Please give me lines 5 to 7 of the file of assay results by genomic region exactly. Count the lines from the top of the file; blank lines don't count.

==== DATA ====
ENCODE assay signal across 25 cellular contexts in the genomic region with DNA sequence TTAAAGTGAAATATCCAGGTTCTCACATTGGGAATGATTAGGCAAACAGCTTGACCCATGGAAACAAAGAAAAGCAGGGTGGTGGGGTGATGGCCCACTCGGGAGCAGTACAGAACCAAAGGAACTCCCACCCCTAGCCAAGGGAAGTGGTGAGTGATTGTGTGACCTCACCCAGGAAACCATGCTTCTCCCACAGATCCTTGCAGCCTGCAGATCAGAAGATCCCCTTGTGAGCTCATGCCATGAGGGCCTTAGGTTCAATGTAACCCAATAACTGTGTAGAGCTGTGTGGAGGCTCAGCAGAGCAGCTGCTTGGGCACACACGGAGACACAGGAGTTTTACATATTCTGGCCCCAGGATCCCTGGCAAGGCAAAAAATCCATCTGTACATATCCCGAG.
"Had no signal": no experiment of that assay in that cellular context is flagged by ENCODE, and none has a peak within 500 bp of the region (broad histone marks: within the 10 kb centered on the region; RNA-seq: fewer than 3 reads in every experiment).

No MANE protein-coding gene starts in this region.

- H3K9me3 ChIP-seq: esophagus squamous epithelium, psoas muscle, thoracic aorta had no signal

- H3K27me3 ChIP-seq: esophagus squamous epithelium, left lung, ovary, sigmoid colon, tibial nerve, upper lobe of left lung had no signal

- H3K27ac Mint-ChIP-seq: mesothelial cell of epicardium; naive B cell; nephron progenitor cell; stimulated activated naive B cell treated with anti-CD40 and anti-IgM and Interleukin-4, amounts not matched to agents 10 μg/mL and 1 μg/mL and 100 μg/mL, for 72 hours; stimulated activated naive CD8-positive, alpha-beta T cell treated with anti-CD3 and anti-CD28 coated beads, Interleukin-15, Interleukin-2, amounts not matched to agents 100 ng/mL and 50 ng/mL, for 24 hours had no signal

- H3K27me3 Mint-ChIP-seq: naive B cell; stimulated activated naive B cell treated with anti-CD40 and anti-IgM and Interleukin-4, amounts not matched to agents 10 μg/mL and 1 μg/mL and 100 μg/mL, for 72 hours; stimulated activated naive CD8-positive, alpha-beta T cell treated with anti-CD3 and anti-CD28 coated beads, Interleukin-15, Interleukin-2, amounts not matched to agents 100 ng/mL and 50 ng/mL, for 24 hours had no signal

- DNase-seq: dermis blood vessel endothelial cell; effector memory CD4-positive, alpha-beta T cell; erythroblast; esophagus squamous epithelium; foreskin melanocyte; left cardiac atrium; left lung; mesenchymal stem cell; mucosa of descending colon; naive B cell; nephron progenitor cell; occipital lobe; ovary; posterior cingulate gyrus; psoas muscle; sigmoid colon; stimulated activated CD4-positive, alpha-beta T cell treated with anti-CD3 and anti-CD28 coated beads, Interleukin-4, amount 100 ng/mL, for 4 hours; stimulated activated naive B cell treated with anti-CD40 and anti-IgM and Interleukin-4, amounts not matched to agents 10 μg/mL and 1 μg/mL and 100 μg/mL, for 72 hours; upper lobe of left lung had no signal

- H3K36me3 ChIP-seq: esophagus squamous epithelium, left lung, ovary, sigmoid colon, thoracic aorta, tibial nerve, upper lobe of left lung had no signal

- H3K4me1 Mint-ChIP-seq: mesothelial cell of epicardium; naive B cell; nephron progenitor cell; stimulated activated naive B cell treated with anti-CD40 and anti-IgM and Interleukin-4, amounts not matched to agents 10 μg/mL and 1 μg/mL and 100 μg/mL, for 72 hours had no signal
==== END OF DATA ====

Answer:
- H3K27me3 ChIP-seq: esophagus squamous epithelium, left lung, ovary, sigmoid colon, tibial nerve, upper lobe of left lung had no signal

- H3K27ac Mint-ChIP-seq: mesothelial cell of epicardium; naive B cell; nephron progenitor cell; stimulated activated naive B cell treated with anti-CD40 and anti-IgM and Interleukin-4, amounts not matched to agents 10 μg/mL and 1 μg/mL and 100 μg/mL, for 72 hours; stimulated activated naive CD8-positive, alpha-beta T cell treated with anti-CD3 and anti-CD28 coated beads, Interleukin-15, Interleukin-2, amounts not matched to agents 100 ng/mL and 50 ng/mL, for 24 hours had no signal

- H3K27me3 Mint-ChIP-seq: naive B cell; stimulated activated naive B cell treated with anti-CD40 and anti-IgM and Interleukin-4, amounts not matched to agents 10 μg/mL and 1 μg/mL and 100 μg/mL, for 72 hours; stimulated activated naive CD8-positive, alpha-beta T cell treated with anti-CD3 and anti-CD28 coated beads, Interleukin-15, Interleukin-2, amounts not matched to agents 100 ng/mL and 50 ng/mL, for 24 hours had no signal